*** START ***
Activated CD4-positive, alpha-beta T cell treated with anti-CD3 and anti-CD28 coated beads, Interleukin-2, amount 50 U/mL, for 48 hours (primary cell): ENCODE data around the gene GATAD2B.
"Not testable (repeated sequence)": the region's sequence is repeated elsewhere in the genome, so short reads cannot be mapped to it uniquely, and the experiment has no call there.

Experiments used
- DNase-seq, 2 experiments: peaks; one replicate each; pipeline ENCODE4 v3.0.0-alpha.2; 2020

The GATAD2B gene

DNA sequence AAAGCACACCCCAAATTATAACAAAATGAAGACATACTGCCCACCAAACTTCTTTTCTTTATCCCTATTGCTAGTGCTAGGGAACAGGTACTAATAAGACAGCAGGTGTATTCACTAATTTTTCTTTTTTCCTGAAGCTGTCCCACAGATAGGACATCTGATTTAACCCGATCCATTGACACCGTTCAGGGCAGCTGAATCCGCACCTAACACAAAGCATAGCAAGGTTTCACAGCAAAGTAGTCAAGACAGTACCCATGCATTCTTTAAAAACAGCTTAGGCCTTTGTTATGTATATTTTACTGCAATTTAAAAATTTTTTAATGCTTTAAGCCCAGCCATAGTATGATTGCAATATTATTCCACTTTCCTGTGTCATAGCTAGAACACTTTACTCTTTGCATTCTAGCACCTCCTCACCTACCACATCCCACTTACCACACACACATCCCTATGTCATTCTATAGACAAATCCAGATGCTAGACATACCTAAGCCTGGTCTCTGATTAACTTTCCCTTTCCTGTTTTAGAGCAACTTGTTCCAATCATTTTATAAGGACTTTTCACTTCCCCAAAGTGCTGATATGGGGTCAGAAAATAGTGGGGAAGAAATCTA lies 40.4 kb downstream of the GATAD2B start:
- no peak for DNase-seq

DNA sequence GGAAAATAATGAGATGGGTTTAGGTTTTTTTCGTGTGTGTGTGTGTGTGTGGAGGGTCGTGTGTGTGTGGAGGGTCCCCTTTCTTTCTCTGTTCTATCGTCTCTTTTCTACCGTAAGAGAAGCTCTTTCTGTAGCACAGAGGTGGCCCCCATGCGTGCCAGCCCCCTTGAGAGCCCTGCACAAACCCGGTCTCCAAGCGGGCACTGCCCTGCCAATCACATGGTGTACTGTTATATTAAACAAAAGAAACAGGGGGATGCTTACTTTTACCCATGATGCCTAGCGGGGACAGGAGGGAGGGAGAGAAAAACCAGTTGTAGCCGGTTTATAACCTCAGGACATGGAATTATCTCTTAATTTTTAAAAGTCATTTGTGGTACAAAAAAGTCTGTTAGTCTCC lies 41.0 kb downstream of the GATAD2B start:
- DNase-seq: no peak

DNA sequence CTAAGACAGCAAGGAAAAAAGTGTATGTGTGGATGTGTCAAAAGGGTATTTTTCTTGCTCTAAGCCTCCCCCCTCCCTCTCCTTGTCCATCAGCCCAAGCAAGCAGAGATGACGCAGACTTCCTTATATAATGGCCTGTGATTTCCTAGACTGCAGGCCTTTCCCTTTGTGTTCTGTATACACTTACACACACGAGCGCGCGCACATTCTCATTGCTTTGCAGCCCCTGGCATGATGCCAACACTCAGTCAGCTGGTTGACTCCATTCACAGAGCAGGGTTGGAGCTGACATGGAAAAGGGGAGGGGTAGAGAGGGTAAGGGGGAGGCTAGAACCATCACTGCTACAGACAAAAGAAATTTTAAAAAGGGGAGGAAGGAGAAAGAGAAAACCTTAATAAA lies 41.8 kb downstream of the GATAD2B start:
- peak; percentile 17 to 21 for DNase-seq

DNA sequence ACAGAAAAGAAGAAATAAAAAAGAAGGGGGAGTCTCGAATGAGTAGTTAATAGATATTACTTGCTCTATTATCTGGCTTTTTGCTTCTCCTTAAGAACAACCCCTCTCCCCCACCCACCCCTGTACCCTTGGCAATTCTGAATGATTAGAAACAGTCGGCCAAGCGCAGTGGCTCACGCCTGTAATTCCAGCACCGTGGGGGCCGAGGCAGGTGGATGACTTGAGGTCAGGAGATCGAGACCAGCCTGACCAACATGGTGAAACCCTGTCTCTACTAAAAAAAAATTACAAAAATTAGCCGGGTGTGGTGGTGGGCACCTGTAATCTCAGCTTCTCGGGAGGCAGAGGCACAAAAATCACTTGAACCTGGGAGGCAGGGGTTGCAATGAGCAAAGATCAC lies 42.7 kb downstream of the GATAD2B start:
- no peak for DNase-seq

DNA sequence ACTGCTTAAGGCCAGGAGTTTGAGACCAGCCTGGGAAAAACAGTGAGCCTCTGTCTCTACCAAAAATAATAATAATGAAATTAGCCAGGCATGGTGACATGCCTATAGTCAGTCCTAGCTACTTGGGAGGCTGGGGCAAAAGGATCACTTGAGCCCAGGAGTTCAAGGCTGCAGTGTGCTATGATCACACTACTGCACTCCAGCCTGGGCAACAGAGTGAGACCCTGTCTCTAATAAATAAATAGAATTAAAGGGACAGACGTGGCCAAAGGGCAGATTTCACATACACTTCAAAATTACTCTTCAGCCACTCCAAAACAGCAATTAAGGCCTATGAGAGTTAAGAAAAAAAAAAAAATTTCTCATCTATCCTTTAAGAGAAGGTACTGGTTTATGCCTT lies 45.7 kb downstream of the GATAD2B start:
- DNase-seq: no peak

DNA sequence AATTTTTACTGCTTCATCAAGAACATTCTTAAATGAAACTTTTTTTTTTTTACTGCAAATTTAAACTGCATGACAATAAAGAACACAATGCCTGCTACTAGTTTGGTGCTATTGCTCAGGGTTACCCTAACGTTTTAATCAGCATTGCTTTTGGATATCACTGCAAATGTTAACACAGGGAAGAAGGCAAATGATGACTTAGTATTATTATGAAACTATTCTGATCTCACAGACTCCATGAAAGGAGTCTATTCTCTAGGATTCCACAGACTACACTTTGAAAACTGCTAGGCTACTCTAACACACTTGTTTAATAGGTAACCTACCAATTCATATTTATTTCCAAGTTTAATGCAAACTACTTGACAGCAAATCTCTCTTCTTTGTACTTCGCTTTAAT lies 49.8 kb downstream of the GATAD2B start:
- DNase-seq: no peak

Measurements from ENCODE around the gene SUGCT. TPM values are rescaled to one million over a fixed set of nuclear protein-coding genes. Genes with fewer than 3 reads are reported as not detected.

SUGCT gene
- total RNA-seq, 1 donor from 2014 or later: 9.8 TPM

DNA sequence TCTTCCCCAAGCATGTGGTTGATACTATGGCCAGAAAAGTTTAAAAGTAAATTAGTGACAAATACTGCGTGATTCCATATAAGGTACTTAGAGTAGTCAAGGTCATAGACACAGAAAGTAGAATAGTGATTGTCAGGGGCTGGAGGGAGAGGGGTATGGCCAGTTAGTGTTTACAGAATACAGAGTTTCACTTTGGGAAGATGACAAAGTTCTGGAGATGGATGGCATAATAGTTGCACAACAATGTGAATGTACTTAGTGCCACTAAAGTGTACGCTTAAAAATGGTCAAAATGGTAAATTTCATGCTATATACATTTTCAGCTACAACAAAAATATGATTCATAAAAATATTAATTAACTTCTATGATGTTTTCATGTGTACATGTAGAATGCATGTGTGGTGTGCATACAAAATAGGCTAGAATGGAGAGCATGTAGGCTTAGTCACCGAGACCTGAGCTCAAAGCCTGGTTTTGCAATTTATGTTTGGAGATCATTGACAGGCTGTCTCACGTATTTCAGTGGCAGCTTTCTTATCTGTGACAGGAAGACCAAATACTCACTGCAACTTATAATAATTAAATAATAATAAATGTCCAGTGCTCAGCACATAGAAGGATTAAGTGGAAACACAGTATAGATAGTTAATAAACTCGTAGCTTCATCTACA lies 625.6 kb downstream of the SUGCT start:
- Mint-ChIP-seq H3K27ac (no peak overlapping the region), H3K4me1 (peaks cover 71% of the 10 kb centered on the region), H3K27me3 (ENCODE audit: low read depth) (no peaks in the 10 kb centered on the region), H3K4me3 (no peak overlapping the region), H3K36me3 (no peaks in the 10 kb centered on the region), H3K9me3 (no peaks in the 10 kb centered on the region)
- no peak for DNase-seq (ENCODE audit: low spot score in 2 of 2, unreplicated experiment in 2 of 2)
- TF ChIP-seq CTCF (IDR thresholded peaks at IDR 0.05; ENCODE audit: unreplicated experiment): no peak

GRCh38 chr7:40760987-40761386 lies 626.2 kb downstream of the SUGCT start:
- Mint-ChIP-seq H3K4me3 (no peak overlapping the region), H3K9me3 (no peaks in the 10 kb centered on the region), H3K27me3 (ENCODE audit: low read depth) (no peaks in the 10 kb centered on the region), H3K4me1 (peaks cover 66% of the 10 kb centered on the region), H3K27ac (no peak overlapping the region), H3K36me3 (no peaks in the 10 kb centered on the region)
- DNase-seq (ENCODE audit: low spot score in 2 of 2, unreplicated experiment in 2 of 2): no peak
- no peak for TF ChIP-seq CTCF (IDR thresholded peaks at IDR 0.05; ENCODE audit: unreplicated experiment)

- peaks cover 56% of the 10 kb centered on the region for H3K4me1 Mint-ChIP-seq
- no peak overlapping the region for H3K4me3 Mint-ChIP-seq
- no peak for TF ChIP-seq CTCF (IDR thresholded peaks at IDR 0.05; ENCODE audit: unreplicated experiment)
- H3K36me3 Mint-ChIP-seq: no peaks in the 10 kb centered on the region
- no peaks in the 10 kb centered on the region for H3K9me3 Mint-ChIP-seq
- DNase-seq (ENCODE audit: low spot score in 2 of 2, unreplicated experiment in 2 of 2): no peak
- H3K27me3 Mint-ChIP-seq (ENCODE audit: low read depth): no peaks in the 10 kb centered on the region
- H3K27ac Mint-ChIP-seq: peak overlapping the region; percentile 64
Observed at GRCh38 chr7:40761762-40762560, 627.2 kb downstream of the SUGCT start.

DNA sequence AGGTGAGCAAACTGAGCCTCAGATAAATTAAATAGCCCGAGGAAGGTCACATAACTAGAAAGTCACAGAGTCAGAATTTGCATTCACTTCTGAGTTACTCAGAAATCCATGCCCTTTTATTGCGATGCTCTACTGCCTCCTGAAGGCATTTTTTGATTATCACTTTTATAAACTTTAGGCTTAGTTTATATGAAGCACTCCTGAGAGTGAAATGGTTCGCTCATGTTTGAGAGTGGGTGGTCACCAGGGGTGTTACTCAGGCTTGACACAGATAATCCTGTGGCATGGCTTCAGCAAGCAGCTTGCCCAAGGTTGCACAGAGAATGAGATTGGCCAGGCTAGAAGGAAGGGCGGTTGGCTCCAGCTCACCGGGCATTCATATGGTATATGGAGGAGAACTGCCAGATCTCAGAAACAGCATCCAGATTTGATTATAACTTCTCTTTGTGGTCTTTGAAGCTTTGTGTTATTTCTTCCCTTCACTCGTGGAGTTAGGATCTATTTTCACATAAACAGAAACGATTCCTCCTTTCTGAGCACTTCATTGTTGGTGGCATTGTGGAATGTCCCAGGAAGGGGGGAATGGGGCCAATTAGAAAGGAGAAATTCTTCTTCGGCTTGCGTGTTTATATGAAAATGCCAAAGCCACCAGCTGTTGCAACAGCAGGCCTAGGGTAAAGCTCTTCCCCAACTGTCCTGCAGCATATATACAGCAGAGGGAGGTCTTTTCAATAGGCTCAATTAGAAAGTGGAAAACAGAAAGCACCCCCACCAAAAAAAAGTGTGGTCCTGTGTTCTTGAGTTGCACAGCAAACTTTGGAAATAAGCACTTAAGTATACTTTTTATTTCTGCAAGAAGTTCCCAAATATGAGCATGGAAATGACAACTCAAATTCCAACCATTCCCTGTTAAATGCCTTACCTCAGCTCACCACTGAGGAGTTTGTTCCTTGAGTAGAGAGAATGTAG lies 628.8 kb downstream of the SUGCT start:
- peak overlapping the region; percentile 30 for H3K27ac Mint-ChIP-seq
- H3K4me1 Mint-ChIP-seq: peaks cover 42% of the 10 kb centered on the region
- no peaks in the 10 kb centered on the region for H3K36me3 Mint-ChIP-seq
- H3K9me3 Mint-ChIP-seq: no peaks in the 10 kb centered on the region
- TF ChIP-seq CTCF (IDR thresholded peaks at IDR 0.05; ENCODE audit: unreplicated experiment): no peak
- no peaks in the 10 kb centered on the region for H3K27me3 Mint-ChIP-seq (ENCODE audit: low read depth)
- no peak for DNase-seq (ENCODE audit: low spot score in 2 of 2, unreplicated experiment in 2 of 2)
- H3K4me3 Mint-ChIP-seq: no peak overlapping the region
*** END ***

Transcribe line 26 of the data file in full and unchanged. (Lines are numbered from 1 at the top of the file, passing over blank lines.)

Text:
- Mint-ChIP-seq H3K4me3 (no peak overlapping the region), H3K9me3 (no peaks in the 10 kb centered on the region), H3K27me3 (ENCODE audit: low read depth) (no peaks in the 10 kb centered on the region), H3K4me1 (peaks cover 66% of the 10 kb centered on the region), H3K27ac (no peak overlapping the region), H3K36me3 (no peaks in the 10 kb centered on the region)